I fail to understand this problem while doing some Cisco exercises and I hope you can help me out on this.

R5# conf t

R5( config )#int bri0

R5( config-if)#ip address

Bad mask /30 for address

R5( config-if )#end


Question:  How does fall within ip subnet zero? Please help.




Great to see you doing some exercises!

There are two problems in the config you gave me

1.      The ip address as entered ( is a network address, not a host address - but perhaps that is a misprint, especially given the error message " Bad mask /30 for address".  From here on, let's assume you meant the ip address to be a legal - but that brings us to ...

2.      The "zero subnet" problem.

Firstly, I hope you can see that the subnet that is indeed - which is exactly the same as the class C network number,, hence it is the zero subnet.  But so what?

Like many things with TCP/IP, the story starts "Once upon a time...".  So, Once upon a time, before RFCs 1812 & 1878, when a major network was dived into subnets, there was a school of thought that went along the lines of "In certain contexts, it is useful to have fixed addresses with functional significance rather than as identifiers of specific hosts.  When such usage is called for, the address zero is to be interpreted as meaning "this", as in "this network".  The address of all ones are to be interpreted as meaning "all", as in "all hosts".  For example, the address could be interpreted as meaning all hosts on the network 128.9.  Or, the address could be interpreted as meaning host 37 on this network." [RFC 943-1985].  RFC 1716 (1994) was more direct "No subnet should be assigned the value zero or -1 (all one bits)."

The real problem was that routers had trouble interpreting a routing update that advertised something like - is the route being advertised to the entire B class network, or just the subnet? - Whatever the subnet is would depend on the mask being used.  It might be or  Routing protocols like RIP (v1) and IGRP do not advertise subnet masks, so the whole issue was avoided with the simple ruling in RFC 1716.  (There is a similar story for the "all-ones" or broadcast subnet, but nothing to do with routing protocols.  See for an example)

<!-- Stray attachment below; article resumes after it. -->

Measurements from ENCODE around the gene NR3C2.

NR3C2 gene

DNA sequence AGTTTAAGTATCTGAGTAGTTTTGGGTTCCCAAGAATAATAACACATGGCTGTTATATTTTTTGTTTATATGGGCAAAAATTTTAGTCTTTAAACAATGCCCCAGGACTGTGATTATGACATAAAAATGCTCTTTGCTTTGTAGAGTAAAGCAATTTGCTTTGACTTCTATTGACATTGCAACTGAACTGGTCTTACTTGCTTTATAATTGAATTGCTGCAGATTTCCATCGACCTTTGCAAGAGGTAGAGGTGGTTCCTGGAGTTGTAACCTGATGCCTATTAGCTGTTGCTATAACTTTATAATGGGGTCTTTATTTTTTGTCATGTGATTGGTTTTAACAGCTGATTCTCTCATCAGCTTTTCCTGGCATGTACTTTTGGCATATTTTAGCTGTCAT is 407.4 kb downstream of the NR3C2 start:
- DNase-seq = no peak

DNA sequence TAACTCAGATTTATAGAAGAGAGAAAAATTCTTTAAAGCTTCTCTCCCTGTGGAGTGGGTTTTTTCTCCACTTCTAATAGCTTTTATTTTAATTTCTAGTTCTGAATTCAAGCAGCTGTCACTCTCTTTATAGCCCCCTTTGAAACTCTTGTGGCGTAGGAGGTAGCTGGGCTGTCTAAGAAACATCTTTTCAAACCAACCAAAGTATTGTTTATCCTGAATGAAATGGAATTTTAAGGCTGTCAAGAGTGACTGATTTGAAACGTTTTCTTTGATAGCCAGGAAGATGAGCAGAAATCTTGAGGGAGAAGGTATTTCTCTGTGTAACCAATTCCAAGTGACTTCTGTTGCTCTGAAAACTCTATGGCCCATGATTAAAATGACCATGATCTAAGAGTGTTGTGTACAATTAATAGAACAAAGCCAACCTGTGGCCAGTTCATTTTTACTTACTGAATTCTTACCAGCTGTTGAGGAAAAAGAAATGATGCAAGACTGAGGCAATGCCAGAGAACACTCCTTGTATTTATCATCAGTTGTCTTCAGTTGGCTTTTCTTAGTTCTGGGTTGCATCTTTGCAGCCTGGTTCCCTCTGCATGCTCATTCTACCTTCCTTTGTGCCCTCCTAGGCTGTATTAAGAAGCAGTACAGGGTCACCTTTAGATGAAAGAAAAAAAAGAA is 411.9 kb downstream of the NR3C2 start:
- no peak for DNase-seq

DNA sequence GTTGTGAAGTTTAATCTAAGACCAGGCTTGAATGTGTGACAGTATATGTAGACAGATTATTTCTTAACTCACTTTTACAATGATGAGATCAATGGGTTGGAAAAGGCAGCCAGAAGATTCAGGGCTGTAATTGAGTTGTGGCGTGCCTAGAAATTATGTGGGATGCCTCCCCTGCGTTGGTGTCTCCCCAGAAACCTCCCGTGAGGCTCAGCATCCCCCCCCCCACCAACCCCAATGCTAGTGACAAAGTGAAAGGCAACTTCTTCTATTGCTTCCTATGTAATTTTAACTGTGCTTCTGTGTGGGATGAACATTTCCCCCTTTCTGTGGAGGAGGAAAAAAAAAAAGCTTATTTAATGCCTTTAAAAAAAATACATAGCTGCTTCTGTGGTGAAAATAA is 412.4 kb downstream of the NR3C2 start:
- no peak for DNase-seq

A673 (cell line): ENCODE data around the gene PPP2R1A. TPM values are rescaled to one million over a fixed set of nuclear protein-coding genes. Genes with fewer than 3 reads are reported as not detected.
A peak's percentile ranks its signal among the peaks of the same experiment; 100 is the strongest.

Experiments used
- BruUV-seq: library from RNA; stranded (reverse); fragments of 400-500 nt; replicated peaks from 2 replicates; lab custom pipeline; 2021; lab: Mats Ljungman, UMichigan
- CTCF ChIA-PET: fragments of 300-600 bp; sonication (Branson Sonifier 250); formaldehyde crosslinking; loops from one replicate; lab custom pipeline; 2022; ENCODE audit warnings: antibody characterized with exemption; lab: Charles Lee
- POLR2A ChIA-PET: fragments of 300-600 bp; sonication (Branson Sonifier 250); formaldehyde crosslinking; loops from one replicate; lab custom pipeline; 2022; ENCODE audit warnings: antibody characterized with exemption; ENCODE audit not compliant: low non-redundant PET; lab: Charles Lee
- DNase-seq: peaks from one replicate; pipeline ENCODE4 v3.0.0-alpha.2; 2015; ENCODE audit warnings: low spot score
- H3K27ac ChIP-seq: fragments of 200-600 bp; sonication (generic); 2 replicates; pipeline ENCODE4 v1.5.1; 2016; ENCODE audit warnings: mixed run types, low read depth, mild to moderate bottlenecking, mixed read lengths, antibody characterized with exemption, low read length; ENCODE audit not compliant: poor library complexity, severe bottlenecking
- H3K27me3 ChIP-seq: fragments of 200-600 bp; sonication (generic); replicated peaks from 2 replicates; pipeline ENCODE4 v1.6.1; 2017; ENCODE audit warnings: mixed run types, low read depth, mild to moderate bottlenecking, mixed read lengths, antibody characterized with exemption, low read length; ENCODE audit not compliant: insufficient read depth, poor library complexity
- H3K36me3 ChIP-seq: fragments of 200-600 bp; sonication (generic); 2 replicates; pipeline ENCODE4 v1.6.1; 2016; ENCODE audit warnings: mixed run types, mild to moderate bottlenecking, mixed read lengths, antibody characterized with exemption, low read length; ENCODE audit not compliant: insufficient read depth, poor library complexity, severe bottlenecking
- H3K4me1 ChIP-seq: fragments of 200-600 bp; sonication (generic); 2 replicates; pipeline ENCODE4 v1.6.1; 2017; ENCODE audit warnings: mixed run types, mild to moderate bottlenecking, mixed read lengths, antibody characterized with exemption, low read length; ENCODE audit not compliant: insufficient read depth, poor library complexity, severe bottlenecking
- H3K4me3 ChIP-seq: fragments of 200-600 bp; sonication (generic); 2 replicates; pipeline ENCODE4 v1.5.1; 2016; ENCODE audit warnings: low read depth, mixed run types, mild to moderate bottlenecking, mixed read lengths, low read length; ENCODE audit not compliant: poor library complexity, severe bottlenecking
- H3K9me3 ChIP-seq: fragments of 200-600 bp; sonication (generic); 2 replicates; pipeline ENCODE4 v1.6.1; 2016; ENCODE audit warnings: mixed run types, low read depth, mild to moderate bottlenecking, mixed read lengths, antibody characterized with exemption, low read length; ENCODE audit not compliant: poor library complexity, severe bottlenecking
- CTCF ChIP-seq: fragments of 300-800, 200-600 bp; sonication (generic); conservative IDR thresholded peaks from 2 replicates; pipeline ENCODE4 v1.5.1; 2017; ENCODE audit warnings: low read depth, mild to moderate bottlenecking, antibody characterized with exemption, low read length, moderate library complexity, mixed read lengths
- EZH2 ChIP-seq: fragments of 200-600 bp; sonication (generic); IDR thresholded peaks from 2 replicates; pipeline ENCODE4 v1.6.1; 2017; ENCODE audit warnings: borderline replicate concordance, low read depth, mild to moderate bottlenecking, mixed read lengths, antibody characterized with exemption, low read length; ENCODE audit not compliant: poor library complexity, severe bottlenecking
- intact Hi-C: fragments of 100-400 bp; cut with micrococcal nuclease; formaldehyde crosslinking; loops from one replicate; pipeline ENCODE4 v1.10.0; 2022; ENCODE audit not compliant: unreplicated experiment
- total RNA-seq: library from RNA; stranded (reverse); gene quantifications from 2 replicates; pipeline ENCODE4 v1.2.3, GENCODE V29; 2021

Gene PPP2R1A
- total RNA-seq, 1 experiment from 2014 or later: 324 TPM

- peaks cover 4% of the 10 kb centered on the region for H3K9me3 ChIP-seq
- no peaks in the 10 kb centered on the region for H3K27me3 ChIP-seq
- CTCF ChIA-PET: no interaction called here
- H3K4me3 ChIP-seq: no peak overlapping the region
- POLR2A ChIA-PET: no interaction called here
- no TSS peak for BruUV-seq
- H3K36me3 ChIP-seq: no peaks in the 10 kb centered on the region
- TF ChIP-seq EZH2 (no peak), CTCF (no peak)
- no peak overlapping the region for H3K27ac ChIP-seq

Fast forward to more modern times, (like 1995) when RFCs 1812 and 1878 came along, we realised that not using the zero subnet (or the broadcast subnet either for that matter) was pretty stupid, since there were routing protocols around that could handle subnets.  Specifically RFC 1878 says "This practice is obsolete!  Modern software will be able to utilize all definable networks." So the practice was made redundant.

But what about our trusty Cisco (and other brand) routers that had been taught by the old school "thou shalt not use the zero subnet"?  Well, Cisco had always had a command ip subnet-zero to allow the zero and broadcast subnets to be used.  But prior to Cisco IOS Software Release 12.0, the ip subnet-zero global configuration command was required to be able to configure subnet zero on an interface, but in v12.0 this command became part of the default configuration.  So, if you are configuring a router that is still running v11.x or earlier, when you enter the command:

R5( config-if)#ip address

You will get the response:

Bad mask /30 for address

To prevent this, add the ip zero-subnet to your global configuration before you configure the interface.